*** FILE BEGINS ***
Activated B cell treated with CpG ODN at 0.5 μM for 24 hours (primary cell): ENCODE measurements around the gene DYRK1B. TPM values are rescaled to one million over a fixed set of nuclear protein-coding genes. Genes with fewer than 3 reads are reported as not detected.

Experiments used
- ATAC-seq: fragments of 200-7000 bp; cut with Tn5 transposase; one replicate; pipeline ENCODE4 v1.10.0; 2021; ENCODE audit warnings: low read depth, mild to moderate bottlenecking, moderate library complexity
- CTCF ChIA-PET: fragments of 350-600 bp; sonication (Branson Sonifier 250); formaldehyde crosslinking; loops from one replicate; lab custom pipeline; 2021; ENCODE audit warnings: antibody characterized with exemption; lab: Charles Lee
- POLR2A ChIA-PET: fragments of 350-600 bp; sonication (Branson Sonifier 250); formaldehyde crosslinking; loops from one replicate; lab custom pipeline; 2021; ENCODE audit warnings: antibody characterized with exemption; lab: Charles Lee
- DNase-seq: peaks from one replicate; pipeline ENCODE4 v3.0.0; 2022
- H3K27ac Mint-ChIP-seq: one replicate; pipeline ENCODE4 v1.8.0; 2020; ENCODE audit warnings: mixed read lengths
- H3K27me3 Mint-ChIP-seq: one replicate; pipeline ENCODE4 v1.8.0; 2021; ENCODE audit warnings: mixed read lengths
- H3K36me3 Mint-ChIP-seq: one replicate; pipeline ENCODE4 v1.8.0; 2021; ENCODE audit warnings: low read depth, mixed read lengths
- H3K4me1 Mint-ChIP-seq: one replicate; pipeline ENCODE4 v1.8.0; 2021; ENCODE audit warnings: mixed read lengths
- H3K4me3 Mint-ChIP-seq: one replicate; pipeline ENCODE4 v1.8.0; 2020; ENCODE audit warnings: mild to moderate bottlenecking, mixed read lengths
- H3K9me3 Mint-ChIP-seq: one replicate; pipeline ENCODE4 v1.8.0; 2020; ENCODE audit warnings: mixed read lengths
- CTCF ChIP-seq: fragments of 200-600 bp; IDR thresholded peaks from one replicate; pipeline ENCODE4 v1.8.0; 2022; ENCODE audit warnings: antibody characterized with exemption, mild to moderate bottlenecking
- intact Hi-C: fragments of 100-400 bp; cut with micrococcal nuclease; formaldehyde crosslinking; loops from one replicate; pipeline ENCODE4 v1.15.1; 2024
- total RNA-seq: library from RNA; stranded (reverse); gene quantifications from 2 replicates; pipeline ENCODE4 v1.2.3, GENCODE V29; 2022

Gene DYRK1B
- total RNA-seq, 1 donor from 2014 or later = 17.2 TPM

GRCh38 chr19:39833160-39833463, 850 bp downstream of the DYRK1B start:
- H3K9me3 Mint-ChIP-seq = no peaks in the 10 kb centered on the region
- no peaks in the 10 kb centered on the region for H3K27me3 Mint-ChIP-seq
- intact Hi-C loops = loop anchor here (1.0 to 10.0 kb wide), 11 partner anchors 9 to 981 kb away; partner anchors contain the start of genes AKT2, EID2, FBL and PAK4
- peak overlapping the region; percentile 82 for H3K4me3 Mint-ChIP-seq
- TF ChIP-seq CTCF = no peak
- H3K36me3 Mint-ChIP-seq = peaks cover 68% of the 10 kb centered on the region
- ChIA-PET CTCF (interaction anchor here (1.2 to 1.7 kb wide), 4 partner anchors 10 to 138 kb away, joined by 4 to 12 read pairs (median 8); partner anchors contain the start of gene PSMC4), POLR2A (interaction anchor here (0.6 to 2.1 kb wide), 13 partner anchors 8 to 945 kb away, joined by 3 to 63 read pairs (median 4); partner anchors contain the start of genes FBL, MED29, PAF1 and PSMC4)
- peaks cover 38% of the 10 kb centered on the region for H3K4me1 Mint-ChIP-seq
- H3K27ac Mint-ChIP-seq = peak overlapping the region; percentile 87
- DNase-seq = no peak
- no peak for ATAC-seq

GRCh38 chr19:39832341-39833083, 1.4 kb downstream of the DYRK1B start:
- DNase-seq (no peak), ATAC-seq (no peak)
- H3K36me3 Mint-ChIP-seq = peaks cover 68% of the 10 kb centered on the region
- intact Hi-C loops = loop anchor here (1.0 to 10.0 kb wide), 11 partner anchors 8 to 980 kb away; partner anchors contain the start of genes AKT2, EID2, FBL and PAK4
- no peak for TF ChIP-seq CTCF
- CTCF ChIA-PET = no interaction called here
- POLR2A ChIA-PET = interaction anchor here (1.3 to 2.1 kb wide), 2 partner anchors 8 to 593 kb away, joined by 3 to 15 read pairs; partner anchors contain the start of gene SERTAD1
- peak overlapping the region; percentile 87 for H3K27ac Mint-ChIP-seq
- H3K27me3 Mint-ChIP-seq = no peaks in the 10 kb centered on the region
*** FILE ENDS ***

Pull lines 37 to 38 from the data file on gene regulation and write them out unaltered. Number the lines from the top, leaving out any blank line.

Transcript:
- peak overlapping the region; percentile 87 for H3K27ac Mint-ChIP-seq
- H3K27me3 Mint-ChIP-seq = no peaks in the 10 kb centered on the region